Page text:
Courage can be found across our region, our state, our nation and our world. Every day we see people – from children to senior citizens – act with courage. A few examples include people fighting a serious illness, educators, single parents, business leaders, disabled citizens, and those individuals who put their life on the line every day to help and serve others.
Each month The Current supports Partners Advancing Character Education (PACE) by publishing a guest column connected to one of PACE’s Character Traits. For the month of May, the PACE Character trait is Courage. Courage is displaying integrity in spite of obstacles and challenges.
One of my mentors and dear friend, Harry Amend, has lived and served in the Inland Northwest for most of his life. He grew up and then raised his family here. Those of us who have had the privilege of knowing Harry as a teacher, coach, baseball scout, counselor, administrator, superintendent, boss, friend and mentor have truly been impacted and influenced by him. We are all better people because of him. One of the many lessons I’ve learned from Harry is about “going to the roar.” This essentially means running toward a situation to help as best one is able. Many people lead and many people serve. Harry has stated people with courage, regardless of the situation or the circumstances, always “go to the roar.”
Emergency Medical Technicians, Firefighters, Law Enforcement Officers, and those serving in the Military are excellent examples of people who “go to the roar.” These fine men and women have a call to duty, a surplus of courage, and are selfless. They have a desire to serve those around them, protect peoples’ and animals’ lives, are willing to put themselves in danger to protect others, and are always willing to lend a hand or help out. We are so fortunate that their courage helps so many of us.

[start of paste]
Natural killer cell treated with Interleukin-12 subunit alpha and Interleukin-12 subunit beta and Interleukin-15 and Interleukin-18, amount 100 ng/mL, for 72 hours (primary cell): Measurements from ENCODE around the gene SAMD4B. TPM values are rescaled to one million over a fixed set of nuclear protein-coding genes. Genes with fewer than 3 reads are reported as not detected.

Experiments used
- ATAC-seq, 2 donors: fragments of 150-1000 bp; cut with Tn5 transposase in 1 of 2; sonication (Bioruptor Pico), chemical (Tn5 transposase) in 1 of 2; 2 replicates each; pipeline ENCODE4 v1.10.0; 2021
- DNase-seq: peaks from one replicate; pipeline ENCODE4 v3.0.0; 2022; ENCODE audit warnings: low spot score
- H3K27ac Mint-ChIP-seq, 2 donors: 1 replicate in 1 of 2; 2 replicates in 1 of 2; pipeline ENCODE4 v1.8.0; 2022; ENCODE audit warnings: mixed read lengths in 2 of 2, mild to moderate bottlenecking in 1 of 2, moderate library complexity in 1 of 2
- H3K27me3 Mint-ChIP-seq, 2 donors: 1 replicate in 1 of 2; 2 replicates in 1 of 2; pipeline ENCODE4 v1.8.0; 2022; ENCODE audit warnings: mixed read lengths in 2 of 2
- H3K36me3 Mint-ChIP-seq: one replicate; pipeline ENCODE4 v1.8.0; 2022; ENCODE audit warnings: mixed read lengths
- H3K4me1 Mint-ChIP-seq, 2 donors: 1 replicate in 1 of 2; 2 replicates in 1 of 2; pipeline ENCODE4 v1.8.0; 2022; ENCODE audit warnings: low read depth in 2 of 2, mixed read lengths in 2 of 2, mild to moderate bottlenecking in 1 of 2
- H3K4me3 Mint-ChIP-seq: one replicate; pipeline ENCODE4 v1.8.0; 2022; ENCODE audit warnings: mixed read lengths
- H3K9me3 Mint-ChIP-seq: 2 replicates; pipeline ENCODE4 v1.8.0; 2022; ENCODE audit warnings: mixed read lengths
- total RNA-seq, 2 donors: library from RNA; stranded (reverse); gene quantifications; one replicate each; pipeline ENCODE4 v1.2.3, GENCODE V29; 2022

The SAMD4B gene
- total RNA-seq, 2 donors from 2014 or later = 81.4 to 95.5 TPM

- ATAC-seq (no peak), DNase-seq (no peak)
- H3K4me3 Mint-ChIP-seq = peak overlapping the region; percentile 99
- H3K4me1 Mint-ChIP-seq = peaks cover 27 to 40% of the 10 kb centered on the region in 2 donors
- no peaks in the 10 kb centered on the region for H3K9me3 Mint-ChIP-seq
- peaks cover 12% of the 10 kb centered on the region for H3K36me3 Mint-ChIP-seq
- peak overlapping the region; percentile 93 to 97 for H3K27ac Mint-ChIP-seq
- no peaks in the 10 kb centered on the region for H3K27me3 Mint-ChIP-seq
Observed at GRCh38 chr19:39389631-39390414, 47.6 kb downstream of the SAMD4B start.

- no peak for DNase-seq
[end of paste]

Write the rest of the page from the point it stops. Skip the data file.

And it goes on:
In August 2016 the Yale Road Fire in Valleyford burned approximately 6,000 acres. People lost their homes and their animals. This tragedy impacted the entire Freeman Community. In June 2017 tragedy struck the Freeman community with the loss of Freeman HS Sophomore Justin Werner. On September 13, 2017, the Freeman Community – our students, staff and parents – had another tragedy. We lost another student, Freeman HS Sophomore Sam Strahan, and it has had a lasting impact for people on a local, regional, state and national level. In all of these situations, we saw many people “Go to the Roar” as they came to Freeman to help us out. As difficult it is to have a tragedy occur, the support to help us during these extremely difficult situations is a reminder that there are many people with courage who just wanted to help and serve us.
As we celebrate the PACE Awards Banquet this May, we are going to highlight many outstanding students and their inspirational educators. This is one of the best events of the school year and you will see many community members at this event celebrating our youth, their character, and their courage. We look forward to celebrating the good character of the students in our community!
Randy Russell has served as the Freeman Superintendent since 2011. Russell is a Montana native with degrees and certifications from Whitworth University and the University of Idaho. He has taught and served in administration roles at various schools in Spokane and Coeur d’alene. Russell also serves as a member of the PACE Board of Directors.